Market backers bend ears of legislative leaders
Supporters of the High Point Market, who want to head off a slash to the trade show’s state funding, got a brief, personal audience with the two most powerful men in the N.C. General Assembly Wednesday.
During a lobbying trip to Raleigh through the Greensboro Partnership, the market backers met with and heard from House Speaker Thom Tillis, R-Mecklenburg, and Senate President Pro Tem Phil Berger, R-Rockingham.
The market supporters are trying to head off a cut in funding for the High Point Market Authority from $1.65 million to $800,000 by the middle of 2014. The cut was proposed last week by new Republican Gov. Pat McCrory in his $20.6 billion state budget proposal — a move that surprised and disappointed advocates of the trade show.
Market backers hope to prevent the cut by appealing to the General Assembly, which will craft its own version of a state budget that takes effect July 1.
High Point Market Authority President Tom Conley said he was pleased with the reception from legislators Wednesday. The delegation from High Point received support from partners in the region, especially Greensboro, in emphasizing the importance of state funding for the furniture market, Conley told The High Point Enterprise following the meetings.
Representatives for Tillis and Berger told the Enterprise that they recognize the importance of market to the state’s economy. State funding represents about one-third of the Market Authority’s $4.7 million annual budget.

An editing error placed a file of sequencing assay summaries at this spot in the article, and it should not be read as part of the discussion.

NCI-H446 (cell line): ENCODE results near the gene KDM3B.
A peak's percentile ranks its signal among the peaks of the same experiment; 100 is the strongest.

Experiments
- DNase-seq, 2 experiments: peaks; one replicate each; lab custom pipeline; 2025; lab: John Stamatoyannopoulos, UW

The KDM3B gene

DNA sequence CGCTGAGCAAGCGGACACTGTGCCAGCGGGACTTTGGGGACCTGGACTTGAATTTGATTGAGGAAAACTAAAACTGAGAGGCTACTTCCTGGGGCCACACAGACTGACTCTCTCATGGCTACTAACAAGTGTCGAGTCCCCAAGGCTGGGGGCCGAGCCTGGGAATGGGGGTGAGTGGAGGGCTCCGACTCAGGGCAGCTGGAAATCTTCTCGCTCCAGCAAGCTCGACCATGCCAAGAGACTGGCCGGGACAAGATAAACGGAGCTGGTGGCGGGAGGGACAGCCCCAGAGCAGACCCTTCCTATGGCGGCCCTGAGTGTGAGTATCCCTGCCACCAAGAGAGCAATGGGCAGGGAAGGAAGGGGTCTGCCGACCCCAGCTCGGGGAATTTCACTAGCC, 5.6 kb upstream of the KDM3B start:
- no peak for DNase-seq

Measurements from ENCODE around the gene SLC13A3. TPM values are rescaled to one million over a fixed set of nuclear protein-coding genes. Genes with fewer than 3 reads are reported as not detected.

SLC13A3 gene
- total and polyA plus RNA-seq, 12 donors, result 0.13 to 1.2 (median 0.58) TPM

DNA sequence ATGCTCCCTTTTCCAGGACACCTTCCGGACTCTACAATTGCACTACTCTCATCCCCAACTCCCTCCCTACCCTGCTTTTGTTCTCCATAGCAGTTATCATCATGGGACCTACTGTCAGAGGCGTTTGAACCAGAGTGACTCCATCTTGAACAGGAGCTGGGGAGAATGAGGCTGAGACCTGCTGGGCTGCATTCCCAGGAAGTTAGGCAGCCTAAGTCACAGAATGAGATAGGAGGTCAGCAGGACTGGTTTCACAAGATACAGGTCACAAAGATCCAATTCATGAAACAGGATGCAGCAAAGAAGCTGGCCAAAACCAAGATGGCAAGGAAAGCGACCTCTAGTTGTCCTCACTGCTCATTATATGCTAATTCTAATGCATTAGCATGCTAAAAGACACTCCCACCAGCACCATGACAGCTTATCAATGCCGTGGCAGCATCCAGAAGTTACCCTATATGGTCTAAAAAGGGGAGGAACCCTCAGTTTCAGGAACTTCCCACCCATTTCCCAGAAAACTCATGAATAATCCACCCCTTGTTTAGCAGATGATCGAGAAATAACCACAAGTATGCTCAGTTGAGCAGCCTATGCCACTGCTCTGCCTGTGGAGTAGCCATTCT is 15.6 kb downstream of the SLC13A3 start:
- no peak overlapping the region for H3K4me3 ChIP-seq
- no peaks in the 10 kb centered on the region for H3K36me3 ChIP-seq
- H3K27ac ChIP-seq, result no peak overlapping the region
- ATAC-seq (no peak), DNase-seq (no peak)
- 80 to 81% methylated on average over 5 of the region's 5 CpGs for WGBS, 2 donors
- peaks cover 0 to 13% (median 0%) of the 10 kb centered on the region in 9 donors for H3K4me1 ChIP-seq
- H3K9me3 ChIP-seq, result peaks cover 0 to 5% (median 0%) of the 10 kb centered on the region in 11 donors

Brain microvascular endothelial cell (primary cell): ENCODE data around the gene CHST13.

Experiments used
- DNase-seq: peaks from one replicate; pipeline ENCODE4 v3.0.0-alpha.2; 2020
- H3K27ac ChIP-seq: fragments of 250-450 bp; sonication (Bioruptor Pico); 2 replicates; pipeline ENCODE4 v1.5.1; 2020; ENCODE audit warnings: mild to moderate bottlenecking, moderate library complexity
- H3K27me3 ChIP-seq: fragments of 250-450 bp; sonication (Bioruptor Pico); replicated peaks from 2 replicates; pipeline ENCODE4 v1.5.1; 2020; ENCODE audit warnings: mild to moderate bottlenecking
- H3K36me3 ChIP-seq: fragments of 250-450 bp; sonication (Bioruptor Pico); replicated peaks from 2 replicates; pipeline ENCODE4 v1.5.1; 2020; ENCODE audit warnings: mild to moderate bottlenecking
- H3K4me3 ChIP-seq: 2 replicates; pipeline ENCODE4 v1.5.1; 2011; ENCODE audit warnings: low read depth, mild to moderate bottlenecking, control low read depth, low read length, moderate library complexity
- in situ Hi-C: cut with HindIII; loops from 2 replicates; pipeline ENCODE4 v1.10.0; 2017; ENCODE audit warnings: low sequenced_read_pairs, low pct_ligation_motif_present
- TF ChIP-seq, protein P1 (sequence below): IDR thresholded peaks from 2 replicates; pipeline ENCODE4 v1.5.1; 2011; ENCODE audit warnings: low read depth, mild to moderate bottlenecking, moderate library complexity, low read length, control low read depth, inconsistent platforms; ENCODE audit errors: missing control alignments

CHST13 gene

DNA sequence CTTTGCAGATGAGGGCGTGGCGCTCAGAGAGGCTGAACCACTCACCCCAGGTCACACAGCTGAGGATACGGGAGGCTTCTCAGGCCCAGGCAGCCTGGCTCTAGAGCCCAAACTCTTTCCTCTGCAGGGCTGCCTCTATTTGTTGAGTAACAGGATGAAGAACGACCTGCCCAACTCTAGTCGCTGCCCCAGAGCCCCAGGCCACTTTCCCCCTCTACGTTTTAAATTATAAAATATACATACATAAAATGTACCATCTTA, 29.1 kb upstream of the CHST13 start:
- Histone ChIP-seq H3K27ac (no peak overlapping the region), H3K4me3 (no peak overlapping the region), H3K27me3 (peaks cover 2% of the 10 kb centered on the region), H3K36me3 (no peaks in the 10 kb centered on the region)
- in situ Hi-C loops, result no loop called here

“We will work closely with the stakeholders involved as we move through the budget process, which is in the very early stages in the General Assembly,” said Jordan Shaw, communications director for Tillis.
Berger said in a statement: “The Senate looks forward to reviewing the governor’s budget proposal in greater detail, and will then develop our own budget to address spending priorities. There is a strong awareness within the Senate of the importance of the furniture market to the economies of the state and Triad.”
Conley said that Tillis and Berger “commented favorably about our whole group’s efforts on behalf of the Market Authority.”
In addition to Tillis and Berger, market backers held personal meetings with other legislators and attended a luncheon to which 100 representatives and senators were invited.
Tillis and Berger didn’t make specific commitments about funding for the market, Conley said, “but their tone sounded very positive.”
However, Conley said market supporters will continue to press legislators about preserving state market funding at or near its current level.
“We need to make sure we are doing the best job we can to assure the funding continues,” Conley said.
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